We continued our time in Colorado with a four night stop in Colorado Springs. At first the weather continued to be cool with gusty winds and afternoon thunderstorms. After a couple days we had temperatures in the 90’s and the mosquitoes came out in force at dusk. We had very gusty winds in New Mexico and the winds followed us to Colorado. We camped at Cheyenne Mountain State Park, Colorado’s newest state park. It is a very nice park with terraced campsites and full hookups. Our campsite had a view of Colorado Springs which was especially pretty at night with the twinkling lights of the city shining below us. Nearby is Fort Carson and in the evenings we could hear the sound of bugles as the flag was lowered.
We camped at the foot of Cheyenne Mountain, a very foreboding looking mountain. Perhaps the history of the mountain makes it more mysterious. The underground operations center for the North American Aerospace Defense Command (NORAD) was built in the early 1960’s during the Cold War to monitor the North American airspace for missile launches and Soviet military aircraft. The command center is buried 2,000 feet underground in the granite mountain on five acres and was designed with a bunker to withstand bombing and fallout from a nuclear bomb. Today it is still off limits but many of its functions were transfered in 2006 to Peterson Air Force Base nearby. On top of Cheyenne Mountain is an antennae farm visible for miles around with transmitters for cell phones, radio, television and law enforcement.
We wanted to tour the Peterson Air and Space Museum located on the Peterson Air Force Base. We read that for security reasons you had to go onto their website at least 24 hours in advance to request a visitor pass. When we went online it said they were not accepting visitors at this time due to security precautions.
On our last day we rode the Pikes Peak Cog Railway, the longest and highest cog railway in the world. The trip began in Manitou Springs (elevation 6,320) for an 8.9 mile, hour and a half ride through high plains with aspen groves and dense pine forests to an alpine tundra. As we neared the top the snow was piled high along the tracks, higher than the windows. When we reached the summit of Pike’s Peak we were at an elevation of 14,110 ft. The snow was ten feet high and the temperature was 36 degrees with a wind chill of 28 degrees. We had read that at 14,000 feet you may experience breathing problems and nausea. The air at Pike’s Peak has 50% of the oxygen pressure compared to sea level. Since we had both been suffering quite a bit with allergy problems this spring we invested in a little spray bottle of oxygen at the gift shop before getting on the train. Bill used it a few times. I didn’t have any problems until we reached the summit. When I stood and walked off the train I suddenly felt very lightheaded and dizzy. After several sprays of oxygen I felt better. They do have Medic services at the summit for people who experience serious problems.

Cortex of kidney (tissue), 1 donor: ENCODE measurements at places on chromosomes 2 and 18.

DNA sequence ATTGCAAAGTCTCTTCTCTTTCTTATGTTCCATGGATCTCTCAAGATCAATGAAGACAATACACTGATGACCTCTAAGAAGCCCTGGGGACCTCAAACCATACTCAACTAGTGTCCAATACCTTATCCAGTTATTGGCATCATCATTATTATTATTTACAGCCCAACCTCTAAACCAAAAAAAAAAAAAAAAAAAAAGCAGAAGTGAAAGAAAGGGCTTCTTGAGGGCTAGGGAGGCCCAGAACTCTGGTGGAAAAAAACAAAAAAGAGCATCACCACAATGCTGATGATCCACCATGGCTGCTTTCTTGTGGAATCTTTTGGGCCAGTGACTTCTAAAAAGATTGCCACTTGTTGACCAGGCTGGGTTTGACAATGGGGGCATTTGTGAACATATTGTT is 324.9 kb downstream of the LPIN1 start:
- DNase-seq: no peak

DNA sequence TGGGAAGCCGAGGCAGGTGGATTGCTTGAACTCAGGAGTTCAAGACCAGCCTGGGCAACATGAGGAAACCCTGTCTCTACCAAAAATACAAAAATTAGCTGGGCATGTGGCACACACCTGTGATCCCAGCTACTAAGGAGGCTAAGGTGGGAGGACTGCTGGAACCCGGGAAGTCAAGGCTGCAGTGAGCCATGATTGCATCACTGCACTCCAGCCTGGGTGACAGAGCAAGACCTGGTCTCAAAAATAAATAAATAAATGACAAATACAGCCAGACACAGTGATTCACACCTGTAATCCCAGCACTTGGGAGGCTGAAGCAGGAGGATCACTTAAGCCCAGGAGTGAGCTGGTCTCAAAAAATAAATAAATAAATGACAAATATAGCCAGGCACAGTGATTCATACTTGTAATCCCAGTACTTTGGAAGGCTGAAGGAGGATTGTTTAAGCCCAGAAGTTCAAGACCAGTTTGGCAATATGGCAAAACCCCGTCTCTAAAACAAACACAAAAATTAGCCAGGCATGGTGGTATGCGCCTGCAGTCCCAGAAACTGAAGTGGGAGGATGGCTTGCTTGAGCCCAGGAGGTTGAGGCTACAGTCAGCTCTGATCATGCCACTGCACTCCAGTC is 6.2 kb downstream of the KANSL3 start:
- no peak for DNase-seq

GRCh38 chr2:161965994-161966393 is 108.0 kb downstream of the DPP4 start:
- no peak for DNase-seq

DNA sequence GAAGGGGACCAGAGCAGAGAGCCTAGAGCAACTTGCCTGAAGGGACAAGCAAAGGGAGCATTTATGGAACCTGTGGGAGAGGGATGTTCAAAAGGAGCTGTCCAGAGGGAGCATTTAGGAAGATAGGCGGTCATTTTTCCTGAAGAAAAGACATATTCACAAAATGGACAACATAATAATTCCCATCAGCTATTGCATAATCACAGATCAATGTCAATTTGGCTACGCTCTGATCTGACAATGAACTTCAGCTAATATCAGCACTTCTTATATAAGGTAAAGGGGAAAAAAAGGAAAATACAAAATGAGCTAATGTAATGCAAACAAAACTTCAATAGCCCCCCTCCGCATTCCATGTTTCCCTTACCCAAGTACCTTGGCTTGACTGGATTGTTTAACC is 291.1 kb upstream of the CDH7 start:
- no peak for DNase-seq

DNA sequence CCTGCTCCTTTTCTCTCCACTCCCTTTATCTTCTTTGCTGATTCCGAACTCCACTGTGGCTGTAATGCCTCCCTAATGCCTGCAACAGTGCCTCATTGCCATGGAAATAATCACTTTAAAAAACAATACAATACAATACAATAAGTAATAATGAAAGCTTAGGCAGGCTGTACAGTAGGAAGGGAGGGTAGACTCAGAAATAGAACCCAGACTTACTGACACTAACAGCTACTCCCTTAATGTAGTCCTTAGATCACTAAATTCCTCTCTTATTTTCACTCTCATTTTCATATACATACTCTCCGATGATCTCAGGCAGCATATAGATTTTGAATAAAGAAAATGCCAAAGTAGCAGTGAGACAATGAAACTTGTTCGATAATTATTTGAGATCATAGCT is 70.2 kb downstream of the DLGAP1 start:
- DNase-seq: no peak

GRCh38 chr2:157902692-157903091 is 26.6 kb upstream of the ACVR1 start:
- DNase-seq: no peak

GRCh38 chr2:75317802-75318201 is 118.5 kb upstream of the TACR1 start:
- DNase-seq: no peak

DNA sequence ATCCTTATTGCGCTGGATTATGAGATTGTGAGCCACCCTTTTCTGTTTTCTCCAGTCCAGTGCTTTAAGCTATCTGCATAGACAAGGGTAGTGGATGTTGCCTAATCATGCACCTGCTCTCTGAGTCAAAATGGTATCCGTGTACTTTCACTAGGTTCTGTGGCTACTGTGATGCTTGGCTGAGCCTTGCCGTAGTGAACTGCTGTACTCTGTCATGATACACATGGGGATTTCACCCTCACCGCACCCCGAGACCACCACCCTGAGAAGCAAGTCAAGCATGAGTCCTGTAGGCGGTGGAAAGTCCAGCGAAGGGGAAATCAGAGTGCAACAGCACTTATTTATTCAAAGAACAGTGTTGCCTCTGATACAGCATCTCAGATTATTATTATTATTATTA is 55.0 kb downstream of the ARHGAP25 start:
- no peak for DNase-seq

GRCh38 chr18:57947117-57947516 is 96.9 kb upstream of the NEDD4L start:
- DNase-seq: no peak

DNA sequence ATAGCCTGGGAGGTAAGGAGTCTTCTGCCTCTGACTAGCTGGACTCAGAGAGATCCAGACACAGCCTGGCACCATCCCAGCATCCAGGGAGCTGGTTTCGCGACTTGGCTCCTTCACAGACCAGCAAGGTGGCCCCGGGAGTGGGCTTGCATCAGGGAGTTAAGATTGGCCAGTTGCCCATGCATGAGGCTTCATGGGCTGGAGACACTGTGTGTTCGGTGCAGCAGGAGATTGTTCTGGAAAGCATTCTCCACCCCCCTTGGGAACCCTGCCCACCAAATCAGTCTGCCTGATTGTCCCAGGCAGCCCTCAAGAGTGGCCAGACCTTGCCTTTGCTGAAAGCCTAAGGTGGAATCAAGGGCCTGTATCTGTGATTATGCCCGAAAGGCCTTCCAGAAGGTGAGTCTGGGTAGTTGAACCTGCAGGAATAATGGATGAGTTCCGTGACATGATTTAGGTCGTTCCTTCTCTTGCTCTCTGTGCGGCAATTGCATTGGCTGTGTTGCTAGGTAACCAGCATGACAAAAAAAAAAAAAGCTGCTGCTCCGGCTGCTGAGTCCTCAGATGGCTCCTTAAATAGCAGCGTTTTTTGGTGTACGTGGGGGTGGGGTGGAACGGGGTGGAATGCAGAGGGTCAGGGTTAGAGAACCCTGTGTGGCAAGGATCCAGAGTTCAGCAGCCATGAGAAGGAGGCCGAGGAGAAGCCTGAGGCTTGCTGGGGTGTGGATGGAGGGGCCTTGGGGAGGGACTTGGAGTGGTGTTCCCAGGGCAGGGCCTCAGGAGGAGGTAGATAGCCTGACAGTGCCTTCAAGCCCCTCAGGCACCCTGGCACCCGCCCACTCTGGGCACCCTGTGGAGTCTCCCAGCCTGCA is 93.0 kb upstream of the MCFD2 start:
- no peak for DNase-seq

Bill had to climb over some slippery snow drifts to get some pictures, including a memorial to Katharine Lee Bates. Her visit to Pike’s Peak in 1893 inspired her to write a poem which later became the lyrics of “America the Beautiful”. Pike’s Peak is nicknamed ” America’s Mountain”.
We lucked out on the right time to visit Pike’s Peak. Less than a week earlier the train had not yet been able to reach the summit of the mountain due to ice and snow on the tracks. Besides taking the train you can reach the summit by car and hiking. The driving road has still not yet opened for the season. Pike’s Peak has the possibility of snow any day of the year!
Pike’s Peak is named after Lieutenant Zebulon Pike, an American explorer who was sent to the southwest in 1806 to explore the source of the Arkansas River. He attempted, but never reached the summit, but they named the mountain after him anyway.
After grabbing a late lunch we drove to the nearby Garden of the God’s Park, a National Natural Landmark. This beautiful city park was once owned by railroad magnate Charles Eliot Perkins. In 1909 he bequeathed the land to the city of Colorado Springs with the stipulation that it remain open and free to the public. It is obvious people love this park. One of the nicest and most elaborate Visitors Centers we have visited is in the park, staffed by volunteers. It has a first class nature center as well as over 30 interactive exhibits on the geology, ecology and history of the area. It has the world’s only Theiophytalia kerri dinosaur fossil replica. The dinosaur skull was discovered in the park in 1886. The park has nature talks, guided walks and guided rock climbing opportunities. There are beautiful views of Pike’s Peak from the observation deck of the visitors center. There is a nice loop drive around the park which we decided to do since it was late in the day. The red sandstone formations were beautiful.
We had mixed feelings about Colorado Springs. I expected more breathtaking views of snow capped mountains and a funky, quirky little town with boutiques and an active downtown area with restaurants. Instead the town came across as old and tired. The roads were terrible with constant potholes which made driving around town feel like driving an obstacle course. On the positive side I saw my first revolving McDonald’s sign!